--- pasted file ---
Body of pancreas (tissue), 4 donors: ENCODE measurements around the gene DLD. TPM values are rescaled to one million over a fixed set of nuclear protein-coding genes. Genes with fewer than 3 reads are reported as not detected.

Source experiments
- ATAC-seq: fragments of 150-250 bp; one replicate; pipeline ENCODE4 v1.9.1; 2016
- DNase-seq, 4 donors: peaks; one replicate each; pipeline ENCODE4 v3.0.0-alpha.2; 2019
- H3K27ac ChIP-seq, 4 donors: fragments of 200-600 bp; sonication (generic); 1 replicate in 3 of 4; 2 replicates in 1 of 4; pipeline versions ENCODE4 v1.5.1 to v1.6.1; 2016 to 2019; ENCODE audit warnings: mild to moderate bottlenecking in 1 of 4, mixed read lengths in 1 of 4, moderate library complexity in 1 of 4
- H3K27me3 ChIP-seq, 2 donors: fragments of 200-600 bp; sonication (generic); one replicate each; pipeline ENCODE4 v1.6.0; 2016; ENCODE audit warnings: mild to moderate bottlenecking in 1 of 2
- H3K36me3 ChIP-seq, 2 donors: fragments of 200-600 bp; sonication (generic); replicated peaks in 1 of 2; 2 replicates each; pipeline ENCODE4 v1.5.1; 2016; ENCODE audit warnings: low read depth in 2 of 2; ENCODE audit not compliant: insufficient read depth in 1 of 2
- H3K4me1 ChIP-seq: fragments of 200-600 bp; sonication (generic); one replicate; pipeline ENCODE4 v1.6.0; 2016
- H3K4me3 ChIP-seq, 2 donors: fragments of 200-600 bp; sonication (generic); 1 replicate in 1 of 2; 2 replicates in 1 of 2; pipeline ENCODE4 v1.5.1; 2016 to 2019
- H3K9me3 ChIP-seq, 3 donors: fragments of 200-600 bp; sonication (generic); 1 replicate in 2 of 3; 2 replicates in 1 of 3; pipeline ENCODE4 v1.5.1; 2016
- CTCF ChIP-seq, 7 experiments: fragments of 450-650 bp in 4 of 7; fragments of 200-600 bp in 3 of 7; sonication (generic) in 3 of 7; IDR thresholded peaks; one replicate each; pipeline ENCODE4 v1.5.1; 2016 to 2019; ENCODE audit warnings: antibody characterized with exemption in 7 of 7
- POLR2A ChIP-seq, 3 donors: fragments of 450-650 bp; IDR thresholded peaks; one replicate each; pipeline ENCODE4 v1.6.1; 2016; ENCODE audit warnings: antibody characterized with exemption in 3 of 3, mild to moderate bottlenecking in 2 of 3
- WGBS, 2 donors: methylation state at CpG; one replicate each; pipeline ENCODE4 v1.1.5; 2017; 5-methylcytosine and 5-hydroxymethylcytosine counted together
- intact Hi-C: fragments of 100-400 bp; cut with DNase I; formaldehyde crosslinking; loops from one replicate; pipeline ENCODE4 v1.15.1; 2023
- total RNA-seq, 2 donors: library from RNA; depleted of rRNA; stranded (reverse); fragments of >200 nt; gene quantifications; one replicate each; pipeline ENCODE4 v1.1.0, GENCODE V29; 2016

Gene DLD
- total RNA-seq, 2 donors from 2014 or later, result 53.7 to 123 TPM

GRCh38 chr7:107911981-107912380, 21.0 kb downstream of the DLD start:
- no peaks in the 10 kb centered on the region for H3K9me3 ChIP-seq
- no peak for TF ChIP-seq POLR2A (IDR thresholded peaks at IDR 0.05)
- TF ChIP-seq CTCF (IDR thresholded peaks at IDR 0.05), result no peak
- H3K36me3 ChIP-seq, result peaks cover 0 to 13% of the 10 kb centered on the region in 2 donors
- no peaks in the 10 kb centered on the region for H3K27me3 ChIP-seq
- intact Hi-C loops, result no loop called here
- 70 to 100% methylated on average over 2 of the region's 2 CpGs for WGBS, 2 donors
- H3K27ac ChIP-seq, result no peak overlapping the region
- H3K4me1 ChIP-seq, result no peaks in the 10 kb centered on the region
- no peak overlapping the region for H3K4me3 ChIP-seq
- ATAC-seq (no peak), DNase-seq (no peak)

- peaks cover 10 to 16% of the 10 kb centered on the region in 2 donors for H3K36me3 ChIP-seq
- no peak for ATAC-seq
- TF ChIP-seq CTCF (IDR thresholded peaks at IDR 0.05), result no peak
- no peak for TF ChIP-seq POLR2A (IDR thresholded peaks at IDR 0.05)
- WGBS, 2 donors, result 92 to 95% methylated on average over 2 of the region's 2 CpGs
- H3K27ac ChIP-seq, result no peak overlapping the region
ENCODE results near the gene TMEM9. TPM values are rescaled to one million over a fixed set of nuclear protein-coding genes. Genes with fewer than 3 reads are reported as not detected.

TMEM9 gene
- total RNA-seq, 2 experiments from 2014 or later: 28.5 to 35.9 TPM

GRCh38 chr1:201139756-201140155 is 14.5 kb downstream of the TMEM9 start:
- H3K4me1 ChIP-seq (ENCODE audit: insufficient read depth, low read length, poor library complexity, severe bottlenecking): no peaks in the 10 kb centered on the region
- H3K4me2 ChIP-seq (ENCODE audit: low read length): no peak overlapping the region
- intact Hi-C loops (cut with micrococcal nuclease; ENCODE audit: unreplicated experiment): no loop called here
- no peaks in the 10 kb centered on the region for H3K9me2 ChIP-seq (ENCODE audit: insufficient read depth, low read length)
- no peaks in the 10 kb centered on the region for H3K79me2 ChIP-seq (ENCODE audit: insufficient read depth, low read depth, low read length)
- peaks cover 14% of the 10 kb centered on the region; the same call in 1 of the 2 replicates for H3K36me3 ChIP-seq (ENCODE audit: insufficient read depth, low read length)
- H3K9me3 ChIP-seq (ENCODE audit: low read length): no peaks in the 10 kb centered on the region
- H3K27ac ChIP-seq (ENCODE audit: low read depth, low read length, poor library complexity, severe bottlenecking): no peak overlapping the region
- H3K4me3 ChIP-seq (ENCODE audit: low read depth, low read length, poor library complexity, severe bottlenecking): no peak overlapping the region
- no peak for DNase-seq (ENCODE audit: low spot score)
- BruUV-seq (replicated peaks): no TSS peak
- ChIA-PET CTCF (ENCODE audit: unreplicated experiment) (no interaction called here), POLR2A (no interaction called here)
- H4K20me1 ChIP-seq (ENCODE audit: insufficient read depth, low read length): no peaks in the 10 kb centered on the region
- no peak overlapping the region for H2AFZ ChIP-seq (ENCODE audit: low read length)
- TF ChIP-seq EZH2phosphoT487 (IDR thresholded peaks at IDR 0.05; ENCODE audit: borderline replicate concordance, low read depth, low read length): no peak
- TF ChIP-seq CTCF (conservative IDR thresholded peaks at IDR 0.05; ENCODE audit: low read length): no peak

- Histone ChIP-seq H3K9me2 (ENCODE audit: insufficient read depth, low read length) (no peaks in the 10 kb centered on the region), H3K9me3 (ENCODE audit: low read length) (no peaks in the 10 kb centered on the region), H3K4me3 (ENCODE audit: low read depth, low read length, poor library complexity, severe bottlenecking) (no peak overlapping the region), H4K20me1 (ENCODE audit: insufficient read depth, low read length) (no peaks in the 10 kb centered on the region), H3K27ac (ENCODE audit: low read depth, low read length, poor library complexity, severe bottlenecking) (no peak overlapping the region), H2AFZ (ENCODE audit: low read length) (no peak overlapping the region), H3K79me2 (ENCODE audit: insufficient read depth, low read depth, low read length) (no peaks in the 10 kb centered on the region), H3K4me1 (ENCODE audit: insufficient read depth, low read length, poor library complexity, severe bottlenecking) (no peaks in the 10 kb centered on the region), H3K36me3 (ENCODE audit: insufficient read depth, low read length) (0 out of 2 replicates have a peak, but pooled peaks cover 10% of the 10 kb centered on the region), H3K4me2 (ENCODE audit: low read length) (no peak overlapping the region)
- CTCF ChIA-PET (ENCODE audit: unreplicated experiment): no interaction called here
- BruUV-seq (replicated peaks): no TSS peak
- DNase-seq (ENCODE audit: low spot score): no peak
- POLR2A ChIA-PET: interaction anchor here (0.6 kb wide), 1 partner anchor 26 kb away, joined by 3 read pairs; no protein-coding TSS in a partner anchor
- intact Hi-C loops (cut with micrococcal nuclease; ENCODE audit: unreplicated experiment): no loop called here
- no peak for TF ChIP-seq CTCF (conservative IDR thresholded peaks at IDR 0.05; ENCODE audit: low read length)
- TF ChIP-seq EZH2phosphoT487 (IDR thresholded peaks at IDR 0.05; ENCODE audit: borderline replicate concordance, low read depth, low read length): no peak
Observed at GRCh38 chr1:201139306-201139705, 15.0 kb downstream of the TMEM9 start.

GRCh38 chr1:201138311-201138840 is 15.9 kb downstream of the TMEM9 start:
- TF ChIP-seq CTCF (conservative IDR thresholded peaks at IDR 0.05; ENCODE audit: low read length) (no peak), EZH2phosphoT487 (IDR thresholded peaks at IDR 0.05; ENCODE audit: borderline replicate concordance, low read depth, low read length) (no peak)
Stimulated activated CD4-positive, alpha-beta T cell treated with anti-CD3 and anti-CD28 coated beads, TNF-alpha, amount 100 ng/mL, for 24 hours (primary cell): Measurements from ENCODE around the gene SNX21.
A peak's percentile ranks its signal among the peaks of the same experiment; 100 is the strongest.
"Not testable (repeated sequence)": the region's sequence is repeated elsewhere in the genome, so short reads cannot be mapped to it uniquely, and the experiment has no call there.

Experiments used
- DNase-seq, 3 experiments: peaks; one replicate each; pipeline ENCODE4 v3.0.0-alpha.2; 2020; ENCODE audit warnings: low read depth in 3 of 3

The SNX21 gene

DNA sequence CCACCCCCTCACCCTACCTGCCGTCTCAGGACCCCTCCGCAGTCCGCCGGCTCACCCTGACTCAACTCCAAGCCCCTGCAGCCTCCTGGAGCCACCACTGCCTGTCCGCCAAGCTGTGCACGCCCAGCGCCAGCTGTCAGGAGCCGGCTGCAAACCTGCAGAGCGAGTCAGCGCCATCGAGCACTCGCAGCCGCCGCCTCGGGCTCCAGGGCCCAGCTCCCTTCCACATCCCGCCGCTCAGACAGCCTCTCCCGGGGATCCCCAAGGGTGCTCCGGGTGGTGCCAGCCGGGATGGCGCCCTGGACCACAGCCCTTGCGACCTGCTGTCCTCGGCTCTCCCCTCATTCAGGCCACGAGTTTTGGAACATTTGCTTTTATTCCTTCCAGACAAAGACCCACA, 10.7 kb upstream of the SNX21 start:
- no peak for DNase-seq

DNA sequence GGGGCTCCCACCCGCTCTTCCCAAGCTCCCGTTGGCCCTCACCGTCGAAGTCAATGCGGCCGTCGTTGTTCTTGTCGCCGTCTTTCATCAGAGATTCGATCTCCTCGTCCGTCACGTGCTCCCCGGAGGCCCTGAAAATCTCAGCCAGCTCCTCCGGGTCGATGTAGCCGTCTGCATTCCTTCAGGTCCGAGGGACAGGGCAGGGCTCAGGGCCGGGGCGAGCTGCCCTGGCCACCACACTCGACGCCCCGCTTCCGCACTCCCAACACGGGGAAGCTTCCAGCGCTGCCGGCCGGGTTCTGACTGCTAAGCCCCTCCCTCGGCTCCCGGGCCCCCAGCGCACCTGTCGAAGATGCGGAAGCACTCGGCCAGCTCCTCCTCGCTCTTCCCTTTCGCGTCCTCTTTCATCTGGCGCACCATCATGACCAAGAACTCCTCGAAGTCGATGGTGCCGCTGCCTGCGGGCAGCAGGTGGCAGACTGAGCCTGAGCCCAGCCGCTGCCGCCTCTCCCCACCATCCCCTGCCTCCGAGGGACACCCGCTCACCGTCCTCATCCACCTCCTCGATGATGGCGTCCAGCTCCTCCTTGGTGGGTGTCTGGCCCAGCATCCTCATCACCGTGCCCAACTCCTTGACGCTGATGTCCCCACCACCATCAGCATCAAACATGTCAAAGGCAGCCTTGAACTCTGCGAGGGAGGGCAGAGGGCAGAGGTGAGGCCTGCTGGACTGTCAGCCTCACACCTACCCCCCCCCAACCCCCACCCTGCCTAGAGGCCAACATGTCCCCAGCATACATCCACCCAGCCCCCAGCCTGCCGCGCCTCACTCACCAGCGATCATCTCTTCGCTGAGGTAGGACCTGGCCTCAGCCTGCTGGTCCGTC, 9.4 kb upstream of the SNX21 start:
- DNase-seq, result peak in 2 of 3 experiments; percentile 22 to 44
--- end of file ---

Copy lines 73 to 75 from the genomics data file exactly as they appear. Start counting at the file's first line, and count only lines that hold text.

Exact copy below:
DNA sequence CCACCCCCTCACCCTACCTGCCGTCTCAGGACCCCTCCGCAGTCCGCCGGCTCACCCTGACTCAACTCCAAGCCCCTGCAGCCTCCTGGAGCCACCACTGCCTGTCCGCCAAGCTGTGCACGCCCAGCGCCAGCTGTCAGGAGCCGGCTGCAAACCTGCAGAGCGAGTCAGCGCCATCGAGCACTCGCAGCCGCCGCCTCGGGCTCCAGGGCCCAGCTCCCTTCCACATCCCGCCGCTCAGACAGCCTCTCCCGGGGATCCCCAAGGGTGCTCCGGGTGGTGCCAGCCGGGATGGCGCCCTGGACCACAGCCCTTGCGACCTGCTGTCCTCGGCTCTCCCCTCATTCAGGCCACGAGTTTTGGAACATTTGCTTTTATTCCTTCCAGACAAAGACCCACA, 10.7 kb upstream of the SNX21 start:
- no peak for DNase-seq

DNA sequence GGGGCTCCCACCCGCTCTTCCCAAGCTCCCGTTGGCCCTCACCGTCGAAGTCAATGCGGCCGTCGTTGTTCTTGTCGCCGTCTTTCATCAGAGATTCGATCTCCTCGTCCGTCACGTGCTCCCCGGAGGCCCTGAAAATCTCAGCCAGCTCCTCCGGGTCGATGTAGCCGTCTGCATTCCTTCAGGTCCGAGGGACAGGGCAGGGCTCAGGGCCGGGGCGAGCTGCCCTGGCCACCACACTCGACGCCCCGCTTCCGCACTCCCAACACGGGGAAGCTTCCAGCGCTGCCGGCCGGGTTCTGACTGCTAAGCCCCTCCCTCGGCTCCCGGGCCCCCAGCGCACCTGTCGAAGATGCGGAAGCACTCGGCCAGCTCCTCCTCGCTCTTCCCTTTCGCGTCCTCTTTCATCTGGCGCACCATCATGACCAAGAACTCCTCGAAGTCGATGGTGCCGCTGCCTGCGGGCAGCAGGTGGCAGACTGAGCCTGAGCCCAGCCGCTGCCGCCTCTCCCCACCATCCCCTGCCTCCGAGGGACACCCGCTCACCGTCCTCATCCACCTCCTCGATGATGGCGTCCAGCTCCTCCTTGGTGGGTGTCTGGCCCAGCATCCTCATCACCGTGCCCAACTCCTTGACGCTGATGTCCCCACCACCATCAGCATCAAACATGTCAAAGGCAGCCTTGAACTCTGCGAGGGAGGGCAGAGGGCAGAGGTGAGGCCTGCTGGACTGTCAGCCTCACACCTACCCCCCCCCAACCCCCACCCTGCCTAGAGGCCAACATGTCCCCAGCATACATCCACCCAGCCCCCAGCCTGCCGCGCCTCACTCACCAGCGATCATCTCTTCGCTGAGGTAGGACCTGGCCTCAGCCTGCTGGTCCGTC, 9.4 kb upstream of the SNX21 start: